Stories Report on Business is following today :
Canadian dollar tops 99 cents
The Canadian dollar is back in the running for parity with its U.S. counterpart, topping 99 cents U.S. again this morning after a few down days. "Parity can happen at any time and we certainly expect it to be achieved within three months," Scotia Capital currency strategist Sacha Tihanyi told Bloomberg News. "There's just so much positive economic data coming out of Canada that there hasn't been anything to shake that sentiment."
Manufacturing continues to pick up
The global manufacturing sector is showing signs of a strong recovery, observers say. Readings from the sector in the United States, Europe and Asia today showed a sharp pickup in production, buoying global markets. Across Europe, the weaker euro appears to be boosting exports, based on March data, while production in Britain alone grew at its best rate in more than 15 years. The major European economies such as Germany and France also saw marked activity, and China's manufacturing sector remained strong. The various readings "painted a portrait of on ongoing 'V' shaped global manufacturing recovery," Scotia Capital said. Added Fortis Bank economist Nick Kounis in an interview with Reuters: "We are seeing world trade booming, it's recovering very sharply. Emerging markets were driving this at the beginning but developed markets are also now catching up."
In the U.S., the Institute for Supply Management's widely-watched manufacturing index rose to 59.6 from 56.5, better than economists expected and marking the eighth straight month of a reading well above the 50 level, which separates expansion from contraction. "It is worth noting that the level of the index now sits at the highest level since mid-2004," said TD Securities portfolio strategist Ian Pollick. "... Of course, part of the large increase is a function of the low levels reached during the credit crunch, and the clawing back of lost ground."
BMO boosts economic forecast
Some economists are revising their economic forecasts again after yesterday's reading that showed Canada's economy expanded in January at its fastest pace in three years, at 0.6 per cent, according to Statistics Canada. BMO Nesbitt Burns said today it now projects growth in the first quarter, which ended yesterday, of 5.5 per cent on an annualized basis, a revision from its earlier call of 4.7 per cent. That would bump its 2010 forecast to 3.4 per cent from an earlier projection of 3.2 per cent. "The seemingly unending slew of stronger-than-expected Canadian economic data, highlighted by the 0.6-per-cent surge in January GDP, has prompted us to (yet again) revise our forecast higher," deputy chief economist Douglas Porter said. "... The rapidity at which we are beginning to lift our forecast brings flashbacks of the speed with which we had to chop our 2009 forecast in late 2008, and early last year."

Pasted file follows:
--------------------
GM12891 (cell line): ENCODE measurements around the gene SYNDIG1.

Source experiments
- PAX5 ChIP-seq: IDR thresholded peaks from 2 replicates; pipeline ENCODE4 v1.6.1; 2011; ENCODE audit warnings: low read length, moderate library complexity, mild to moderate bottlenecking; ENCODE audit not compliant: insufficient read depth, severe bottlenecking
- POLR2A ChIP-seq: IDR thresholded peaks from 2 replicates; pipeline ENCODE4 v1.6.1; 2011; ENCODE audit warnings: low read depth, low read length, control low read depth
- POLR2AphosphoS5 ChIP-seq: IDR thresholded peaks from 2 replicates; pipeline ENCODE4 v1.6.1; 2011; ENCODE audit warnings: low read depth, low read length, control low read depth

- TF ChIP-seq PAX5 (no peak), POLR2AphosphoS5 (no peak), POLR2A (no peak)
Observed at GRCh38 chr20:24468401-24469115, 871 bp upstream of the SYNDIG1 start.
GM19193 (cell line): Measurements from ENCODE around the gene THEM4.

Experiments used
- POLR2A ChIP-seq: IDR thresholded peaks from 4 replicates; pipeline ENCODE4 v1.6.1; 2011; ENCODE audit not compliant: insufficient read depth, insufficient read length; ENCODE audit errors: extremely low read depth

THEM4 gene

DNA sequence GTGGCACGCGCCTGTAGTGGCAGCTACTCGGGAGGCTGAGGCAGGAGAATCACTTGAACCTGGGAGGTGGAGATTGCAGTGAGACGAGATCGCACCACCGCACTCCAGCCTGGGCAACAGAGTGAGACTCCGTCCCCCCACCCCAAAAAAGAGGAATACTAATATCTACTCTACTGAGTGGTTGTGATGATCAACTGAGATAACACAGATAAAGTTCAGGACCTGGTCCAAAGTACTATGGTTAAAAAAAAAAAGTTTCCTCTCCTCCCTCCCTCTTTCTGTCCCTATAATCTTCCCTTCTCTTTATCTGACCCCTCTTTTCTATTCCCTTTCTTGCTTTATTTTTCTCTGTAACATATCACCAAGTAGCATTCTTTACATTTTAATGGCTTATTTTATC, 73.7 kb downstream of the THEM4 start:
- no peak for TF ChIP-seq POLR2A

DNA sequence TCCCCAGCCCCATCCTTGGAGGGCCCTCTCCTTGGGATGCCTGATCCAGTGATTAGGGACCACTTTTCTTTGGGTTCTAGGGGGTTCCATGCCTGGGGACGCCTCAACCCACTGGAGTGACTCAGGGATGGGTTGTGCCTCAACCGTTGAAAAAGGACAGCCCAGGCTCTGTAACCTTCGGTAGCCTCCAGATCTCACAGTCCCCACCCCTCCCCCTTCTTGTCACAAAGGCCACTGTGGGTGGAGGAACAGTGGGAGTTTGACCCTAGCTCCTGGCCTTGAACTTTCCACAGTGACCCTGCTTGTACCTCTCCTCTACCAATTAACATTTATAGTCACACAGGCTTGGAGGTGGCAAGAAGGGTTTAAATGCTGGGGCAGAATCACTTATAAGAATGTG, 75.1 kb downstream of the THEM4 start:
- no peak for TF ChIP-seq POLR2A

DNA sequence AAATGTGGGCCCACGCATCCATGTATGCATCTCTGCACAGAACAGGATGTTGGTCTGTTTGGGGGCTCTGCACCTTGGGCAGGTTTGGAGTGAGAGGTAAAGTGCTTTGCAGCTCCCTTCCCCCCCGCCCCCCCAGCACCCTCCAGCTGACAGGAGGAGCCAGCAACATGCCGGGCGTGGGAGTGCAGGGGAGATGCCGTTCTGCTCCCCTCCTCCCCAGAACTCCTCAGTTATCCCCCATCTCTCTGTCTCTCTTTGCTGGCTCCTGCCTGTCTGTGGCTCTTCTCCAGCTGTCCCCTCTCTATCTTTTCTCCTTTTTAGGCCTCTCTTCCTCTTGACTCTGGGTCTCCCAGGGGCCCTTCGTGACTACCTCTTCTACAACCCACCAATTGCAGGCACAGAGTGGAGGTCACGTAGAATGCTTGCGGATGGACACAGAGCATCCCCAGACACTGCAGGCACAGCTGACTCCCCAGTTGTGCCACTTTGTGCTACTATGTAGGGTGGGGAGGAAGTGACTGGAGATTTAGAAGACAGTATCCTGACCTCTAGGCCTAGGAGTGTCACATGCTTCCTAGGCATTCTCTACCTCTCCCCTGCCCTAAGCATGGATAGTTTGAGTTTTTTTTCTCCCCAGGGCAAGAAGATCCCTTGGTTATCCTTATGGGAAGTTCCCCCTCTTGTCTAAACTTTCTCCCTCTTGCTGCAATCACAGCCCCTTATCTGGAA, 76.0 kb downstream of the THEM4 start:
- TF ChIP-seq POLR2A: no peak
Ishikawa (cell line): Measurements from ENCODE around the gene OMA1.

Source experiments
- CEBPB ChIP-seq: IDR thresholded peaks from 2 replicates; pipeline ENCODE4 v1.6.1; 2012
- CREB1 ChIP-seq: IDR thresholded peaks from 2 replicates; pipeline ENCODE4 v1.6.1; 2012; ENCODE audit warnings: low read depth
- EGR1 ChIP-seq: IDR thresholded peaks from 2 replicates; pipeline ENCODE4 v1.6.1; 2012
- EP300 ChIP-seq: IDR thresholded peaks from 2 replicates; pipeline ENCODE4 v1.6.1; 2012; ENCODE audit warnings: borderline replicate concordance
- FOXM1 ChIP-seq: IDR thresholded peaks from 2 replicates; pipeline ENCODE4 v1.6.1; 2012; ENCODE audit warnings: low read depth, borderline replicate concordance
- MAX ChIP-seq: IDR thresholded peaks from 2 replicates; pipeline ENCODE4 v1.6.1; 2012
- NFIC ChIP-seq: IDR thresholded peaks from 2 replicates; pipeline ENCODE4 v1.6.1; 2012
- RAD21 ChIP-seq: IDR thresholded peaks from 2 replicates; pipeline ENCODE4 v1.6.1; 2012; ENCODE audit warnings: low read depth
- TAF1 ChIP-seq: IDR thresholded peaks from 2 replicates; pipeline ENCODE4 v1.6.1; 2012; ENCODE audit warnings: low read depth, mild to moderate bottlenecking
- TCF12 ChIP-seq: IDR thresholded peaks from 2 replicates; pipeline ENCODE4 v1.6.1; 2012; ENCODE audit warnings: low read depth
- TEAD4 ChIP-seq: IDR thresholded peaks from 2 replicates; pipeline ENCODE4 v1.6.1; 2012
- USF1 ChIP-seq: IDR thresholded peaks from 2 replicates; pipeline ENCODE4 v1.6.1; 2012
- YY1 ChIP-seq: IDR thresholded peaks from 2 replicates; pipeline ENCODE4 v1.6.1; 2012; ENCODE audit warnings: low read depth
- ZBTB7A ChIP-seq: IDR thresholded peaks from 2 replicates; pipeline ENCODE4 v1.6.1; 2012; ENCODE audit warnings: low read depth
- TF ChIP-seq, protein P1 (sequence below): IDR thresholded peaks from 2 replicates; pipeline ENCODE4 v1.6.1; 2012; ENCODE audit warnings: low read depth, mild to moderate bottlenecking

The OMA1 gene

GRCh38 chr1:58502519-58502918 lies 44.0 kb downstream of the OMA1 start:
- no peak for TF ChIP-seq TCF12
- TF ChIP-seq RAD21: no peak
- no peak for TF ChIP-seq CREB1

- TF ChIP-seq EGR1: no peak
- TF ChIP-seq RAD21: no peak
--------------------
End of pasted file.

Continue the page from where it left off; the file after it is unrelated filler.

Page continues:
David Rosenberg, the chief economist at Gluskin Sheff + Associates, said first-quarter growth could come in between 5.5 per cent and 6 per cent.
Confidence in Japan rises
Companies in Japan are also seeing better times, according to a key survey of business confidence that indicates they are beginning to see the fruits of a rebound in exports. The quarter tankan survey released by the Bank of Japan today shows confidence rose 11 points, marking the fourth consecutive increase. "There has been this concern that exports go up and nothing else happens," Macquarie Capital Securities economist Richard Jerram told The Associated Press. "We've been arguing that you should get second-round effects ... and that certainly seems to be coming through quite well."
Bombardier profit sinks
Bombardier Inc. posted a sharp drop in fourth-quarter profit to $179-million (U.S.) or 10 cents a share from $312-million or 17 cents a year earlier, results the company described as "good" given the troubled economic backdrop. The bottom line in this morning's results is that the rail market remained "resilient" while the aerospace market suffered. Revenue fell to $5.35-billion. Said chief executive officer Pierre Beaudoin: "In aerospace, we took the necessary steps to adapt to the economic reality by carefully monitoring capital expenditures and reducing our production rates for both business and region jets. We met our target deliveries and increased our market share in both segments ... The rail market remained resilient. Bombardier Transportation increased both revenues and profitability." Read the story
Analysts mixed on RIM
The initial reaction among investors after Research In Motion Ltd. reported quarterly results late yesterday was to sell, but it may be a brighter story. RIM posted a 37-per-cent jump in fourth-quarter profit to $710-million (U.S.) or $1.27 a share from $518.3-million or 90 cents a year earlier. Revenue, too, jumped 35 per cent to $4.08-billion, falling shy of estimates. Its projections calmed investors somewhat but the big concern appeared to be that while it is making headway abroad, its North American foothold is slipping. Goldman Sachs Group Inc., for example, cut RIM stock to a "sell" from a "neutral." But others were more upbeat. UBS Securities raised its price target, as did Raymond James, while Canaccord Adams kept it steady but still said it was impressed.
|CAD/USD-I Canadian Dollar/U.S. Dollar||0.943||
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|BBD.B-T Bombardier Inc.||4.63||
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